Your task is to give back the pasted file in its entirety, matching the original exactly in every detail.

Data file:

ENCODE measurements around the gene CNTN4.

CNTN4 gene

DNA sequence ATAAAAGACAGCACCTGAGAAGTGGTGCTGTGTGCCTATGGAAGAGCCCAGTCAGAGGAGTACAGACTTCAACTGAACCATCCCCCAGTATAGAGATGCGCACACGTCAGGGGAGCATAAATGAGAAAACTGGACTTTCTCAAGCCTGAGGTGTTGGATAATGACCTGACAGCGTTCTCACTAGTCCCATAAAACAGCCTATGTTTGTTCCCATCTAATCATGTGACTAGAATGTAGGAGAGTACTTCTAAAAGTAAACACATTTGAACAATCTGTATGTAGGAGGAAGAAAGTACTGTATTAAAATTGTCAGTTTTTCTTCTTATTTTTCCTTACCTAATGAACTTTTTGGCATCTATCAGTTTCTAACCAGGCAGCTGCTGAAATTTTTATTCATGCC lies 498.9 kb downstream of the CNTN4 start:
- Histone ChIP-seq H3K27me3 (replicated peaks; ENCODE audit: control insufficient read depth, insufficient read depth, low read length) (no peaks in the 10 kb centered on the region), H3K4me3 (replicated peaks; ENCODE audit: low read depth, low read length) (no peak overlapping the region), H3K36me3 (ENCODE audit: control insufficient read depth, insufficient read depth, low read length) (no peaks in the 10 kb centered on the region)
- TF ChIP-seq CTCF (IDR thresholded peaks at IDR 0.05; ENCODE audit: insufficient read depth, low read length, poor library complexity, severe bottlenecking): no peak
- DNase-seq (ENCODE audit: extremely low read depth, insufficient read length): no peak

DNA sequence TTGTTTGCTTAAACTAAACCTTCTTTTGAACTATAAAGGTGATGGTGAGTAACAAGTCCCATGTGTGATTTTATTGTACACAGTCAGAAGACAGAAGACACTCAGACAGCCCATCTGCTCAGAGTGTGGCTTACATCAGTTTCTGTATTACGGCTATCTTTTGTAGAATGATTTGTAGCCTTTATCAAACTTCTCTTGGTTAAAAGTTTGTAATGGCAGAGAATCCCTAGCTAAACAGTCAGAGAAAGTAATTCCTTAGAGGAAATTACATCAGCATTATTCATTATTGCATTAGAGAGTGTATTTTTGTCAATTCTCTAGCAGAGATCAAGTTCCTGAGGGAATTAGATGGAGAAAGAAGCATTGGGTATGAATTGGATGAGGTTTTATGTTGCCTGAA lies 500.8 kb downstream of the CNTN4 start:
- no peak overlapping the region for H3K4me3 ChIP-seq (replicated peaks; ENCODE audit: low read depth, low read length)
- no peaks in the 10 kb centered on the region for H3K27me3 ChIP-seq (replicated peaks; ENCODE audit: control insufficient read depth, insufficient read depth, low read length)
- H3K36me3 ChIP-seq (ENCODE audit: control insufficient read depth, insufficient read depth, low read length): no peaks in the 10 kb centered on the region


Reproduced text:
ENCODE measurements around the gene CNTN4.

CNTN4 gene

DNA sequence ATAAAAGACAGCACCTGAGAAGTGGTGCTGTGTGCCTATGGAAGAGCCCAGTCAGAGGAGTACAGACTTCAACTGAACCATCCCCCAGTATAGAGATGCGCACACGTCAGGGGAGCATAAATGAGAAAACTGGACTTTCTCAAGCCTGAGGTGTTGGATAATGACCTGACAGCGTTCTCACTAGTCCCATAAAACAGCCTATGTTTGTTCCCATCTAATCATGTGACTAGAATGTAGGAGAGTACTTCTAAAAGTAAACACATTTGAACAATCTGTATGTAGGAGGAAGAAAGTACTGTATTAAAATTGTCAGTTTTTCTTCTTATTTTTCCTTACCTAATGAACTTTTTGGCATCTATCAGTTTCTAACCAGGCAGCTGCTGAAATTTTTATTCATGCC lies 498.9 kb downstream of the CNTN4 start:
- Histone ChIP-seq H3K27me3 (replicated peaks; ENCODE audit: control insufficient read depth, insufficient read depth, low read length) (no peaks in the 10 kb centered on the region), H3K4me3 (replicated peaks; ENCODE audit: low read depth, low read length) (no peak overlapping the region), H3K36me3 (ENCODE audit: control insufficient read depth, insufficient read depth, low read length) (no peaks in the 10 kb centered on the region)
- TF ChIP-seq CTCF (IDR thresholded peaks at IDR 0.05; ENCODE audit: insufficient read depth, low read length, poor library complexity, severe bottlenecking): no peak
- DNase-seq (ENCODE audit: extremely low read depth, insufficient read length): no peak

DNA sequence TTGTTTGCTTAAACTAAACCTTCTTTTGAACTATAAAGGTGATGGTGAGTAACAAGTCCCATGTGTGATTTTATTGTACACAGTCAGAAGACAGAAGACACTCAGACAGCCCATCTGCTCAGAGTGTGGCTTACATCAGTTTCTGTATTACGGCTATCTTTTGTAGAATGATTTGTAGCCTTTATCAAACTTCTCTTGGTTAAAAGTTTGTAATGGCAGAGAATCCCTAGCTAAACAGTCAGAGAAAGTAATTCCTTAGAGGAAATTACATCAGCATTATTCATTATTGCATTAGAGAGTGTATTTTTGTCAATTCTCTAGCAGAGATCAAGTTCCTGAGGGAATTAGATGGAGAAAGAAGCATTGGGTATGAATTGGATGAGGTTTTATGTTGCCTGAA lies 500.8 kb downstream of the CNTN4 start:
- no peak overlapping the region for H3K4me3 ChIP-seq (replicated peaks; ENCODE audit: low read depth, low read length)
- no peaks in the 10 kb centered on the region for H3K27me3 ChIP-seq (replicated peaks; ENCODE audit: control insufficient read depth, insufficient read depth, low read length)
- H3K36me3 ChIP-seq (ENCODE audit: control insufficient read depth, insufficient read depth, low read length): no peaks in the 10 kb centered on the region